With Mother’s Day approaching, I’ve been thinking about motherhood and how the duties and responsibilities of mothering change over the course of our children’s lives. My role as a mother looks different than it did when I was twenty-five at home with a newborn. But there are some aspects of mothering that don’t change regardless the age of our children.
Scenario #1: This past weekend a student who is normally a day student, sat at our table for Sunday dinner. Right before the meal began, his mom along with younger brother in tow, walked into the dining hall. Most students were already seated at their tables and I intuitively knew that this “interruption” was not going to go over well with the student. I was right. With her post-it note in hand, mom went over some last minute instructions. The student sat stoically, wishing (I presume) his mother would leave. Sensing an awkward moment, as soon as the mom left I jumped in with a comment along the lines of, “It’s okay. Your mom is just worried about you.” He looked at me and said, “My mom is insane.” I felt like I was having an out-of-body-experience as I recalled all the times I hovered or nagged my children about something “very important” and probably embarrassed them just like this mom did with her son. I found myself telling the student to give his mom some latitude—she was just trying to make sure the week went well. I doubt it made a difference. I think the plight of all mothers is that we can’t help but worry about our children. We feel it is our duty to remind them about the same matter over and over lest they should forget. I imagine that even when my children are grown adults, living on their own, I will still feel this way. (Note to self: never follow my children into a roomful of their peers to give them last minute instructions.)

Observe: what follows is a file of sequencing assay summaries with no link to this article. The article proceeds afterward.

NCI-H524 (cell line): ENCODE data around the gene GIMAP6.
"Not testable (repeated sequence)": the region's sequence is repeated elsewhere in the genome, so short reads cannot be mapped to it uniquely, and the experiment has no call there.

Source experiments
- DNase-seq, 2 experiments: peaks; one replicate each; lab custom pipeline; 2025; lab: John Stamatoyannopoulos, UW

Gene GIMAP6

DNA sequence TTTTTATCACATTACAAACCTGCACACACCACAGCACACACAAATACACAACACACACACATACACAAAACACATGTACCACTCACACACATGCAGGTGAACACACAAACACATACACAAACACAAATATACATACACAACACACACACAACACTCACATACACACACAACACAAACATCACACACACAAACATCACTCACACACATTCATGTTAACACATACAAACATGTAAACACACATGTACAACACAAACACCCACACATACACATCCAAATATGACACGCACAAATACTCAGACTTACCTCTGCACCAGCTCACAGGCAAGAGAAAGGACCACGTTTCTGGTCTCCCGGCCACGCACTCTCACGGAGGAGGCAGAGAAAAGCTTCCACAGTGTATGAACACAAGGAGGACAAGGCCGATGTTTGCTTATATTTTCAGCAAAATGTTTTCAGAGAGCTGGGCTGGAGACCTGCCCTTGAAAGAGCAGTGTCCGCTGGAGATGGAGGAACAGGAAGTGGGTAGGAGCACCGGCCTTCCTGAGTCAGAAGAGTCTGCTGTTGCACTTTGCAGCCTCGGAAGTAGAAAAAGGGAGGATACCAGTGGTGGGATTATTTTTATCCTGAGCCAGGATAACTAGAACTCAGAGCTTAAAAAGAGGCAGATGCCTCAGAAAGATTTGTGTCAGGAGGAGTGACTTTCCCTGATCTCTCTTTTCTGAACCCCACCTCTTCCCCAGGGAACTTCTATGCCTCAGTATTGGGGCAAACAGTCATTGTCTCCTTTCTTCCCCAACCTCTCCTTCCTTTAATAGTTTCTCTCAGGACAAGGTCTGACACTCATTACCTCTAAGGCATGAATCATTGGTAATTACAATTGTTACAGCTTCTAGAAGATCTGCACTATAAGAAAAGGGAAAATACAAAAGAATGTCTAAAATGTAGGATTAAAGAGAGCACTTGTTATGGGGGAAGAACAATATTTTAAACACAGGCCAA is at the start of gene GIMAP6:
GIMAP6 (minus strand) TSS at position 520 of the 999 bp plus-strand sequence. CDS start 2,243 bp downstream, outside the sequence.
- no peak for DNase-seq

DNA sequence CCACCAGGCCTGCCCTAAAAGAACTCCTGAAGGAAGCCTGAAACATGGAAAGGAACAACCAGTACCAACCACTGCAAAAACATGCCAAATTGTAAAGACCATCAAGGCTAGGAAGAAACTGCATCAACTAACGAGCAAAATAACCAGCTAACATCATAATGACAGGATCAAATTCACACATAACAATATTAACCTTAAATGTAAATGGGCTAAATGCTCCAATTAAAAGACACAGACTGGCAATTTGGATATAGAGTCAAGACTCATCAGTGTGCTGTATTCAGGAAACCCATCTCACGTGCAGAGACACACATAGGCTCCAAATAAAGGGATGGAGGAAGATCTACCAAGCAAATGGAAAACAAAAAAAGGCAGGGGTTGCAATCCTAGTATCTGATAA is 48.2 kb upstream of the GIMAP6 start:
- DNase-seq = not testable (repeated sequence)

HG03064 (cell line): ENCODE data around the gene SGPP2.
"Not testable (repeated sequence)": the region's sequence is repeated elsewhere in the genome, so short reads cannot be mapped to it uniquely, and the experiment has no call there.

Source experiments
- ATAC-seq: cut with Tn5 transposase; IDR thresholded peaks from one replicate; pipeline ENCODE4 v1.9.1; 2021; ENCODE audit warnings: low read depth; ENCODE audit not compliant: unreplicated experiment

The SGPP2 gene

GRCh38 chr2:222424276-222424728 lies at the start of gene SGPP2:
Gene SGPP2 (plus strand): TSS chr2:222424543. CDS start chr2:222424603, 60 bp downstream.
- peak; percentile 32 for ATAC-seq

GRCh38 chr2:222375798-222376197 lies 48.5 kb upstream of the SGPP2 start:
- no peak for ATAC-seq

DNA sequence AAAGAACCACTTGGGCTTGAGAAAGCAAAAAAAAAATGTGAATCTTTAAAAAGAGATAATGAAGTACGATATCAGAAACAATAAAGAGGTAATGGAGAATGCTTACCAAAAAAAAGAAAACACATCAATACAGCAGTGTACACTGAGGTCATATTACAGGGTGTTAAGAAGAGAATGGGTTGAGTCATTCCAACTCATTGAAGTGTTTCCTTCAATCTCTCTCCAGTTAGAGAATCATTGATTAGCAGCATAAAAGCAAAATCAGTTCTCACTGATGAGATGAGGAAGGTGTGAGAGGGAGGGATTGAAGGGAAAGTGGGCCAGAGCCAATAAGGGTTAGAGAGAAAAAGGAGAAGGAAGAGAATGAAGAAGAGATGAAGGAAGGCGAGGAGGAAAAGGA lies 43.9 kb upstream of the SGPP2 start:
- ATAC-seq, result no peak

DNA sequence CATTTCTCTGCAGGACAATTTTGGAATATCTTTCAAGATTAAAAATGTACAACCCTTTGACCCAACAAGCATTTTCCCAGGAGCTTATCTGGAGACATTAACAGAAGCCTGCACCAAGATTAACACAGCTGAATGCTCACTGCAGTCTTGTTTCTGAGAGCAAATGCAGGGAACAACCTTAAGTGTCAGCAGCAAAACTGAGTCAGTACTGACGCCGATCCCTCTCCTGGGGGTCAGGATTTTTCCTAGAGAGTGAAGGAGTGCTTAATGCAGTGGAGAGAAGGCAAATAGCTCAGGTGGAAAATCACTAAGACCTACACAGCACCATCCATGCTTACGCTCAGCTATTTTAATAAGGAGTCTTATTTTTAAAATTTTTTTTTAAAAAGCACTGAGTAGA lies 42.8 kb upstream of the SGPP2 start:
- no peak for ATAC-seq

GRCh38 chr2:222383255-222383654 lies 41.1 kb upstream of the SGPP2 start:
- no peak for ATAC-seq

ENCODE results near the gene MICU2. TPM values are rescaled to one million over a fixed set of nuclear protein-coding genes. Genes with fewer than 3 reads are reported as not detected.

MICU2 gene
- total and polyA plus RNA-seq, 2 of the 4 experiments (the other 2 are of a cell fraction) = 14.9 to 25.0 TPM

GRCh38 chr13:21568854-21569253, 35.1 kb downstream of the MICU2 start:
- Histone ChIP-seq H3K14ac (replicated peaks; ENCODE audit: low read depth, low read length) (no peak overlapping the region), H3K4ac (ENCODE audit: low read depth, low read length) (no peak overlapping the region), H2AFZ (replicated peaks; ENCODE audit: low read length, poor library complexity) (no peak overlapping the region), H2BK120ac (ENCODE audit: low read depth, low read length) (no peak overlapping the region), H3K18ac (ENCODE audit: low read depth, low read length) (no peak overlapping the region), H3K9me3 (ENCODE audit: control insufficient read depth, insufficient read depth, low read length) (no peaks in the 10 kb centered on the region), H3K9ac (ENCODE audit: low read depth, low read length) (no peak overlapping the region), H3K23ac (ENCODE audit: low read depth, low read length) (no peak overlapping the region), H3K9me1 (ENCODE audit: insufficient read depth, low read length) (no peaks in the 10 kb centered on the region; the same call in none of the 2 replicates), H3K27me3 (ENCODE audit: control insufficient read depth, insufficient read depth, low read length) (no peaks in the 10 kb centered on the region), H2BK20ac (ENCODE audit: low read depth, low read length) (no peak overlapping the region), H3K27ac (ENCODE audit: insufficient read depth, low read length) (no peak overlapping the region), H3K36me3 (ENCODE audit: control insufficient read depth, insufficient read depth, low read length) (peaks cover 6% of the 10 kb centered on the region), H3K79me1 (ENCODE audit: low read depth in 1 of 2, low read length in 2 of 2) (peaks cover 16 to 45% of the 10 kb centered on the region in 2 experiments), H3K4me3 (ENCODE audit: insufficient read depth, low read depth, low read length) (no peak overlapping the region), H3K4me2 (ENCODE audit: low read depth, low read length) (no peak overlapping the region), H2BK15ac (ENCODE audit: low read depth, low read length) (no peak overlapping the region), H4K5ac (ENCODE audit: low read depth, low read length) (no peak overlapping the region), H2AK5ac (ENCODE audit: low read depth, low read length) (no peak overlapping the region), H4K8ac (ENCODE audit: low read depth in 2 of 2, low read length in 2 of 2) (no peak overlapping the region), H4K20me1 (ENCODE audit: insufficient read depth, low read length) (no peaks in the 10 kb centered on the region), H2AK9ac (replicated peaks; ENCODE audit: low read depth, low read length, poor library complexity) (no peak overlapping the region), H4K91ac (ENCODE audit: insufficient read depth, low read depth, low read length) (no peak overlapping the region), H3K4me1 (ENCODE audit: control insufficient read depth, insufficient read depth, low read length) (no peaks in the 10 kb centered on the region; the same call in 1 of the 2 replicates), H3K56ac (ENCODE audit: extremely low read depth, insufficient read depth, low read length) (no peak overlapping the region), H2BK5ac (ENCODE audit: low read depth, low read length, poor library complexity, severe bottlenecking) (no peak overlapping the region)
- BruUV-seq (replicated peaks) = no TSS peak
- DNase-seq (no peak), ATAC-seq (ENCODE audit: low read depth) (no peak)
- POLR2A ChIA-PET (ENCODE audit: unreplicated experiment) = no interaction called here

Scenario #2: The other night at 2 am I found myself changing sheets and cleaning up after Anna woke up sick. Like flipping on a light switch in a dark room, I found myself instantly awake and in “mom mode.” Of course, Anna felt awful about not making it to the bathroom, but only a mother can clean up after a sick child. Nothing is pleasant about being sick—no matter what time of day—so hearing a gentle word and falling into a clean bed makes sickness a little bit more tolerable for the one who is ill. In those moments, I want to ease my children’s discomfort when they are sick. This means I will awaken at any time of day and I will drive to the store to buy 7-Up and soda crackers. Most mothers want to care for their children in this way, and I am no exception.
In some respects you could say my job as a mother is easier these days. My children bath, feed, and dress themselves all on their own. I don’t worry about them putting small toys into their mouths or running into the street. They can stay home all by themselves. In other ways, it seems the stakes are higher. Choices that could impact their lives in permanent ways such as, drinking, drugs, and promiscuity are present. They are also at the age where they are deciding what kind of individual they want to be. Will they choose to be virtuous people? Will they make the faith of their mom and dad their own?
Maybe this is too heavy as we approach the weekend and images of smiling mothers and their children grace television and store ads, encouraging us to buy jewelry and flowers for our moms. But I think that is the point—motherhood is a both/and endeavor. It is moments of cuddling on the couch and kissing soft, sweet-smelling skin and hearing the words, “I love you, mommy” repeated over and over. It is also the sometimes painful and heart-breaking moments when we watch our children make poor—even harmful—decisions.
I will always be a mother, and for that I am grateful. I am also grateful for my own mom who modeled so beautifully what a good mother is, and for my mother-in-law’s example of raising five very different children, allowing them each to be their own person. Blessings to all mothers this Mother’s Day.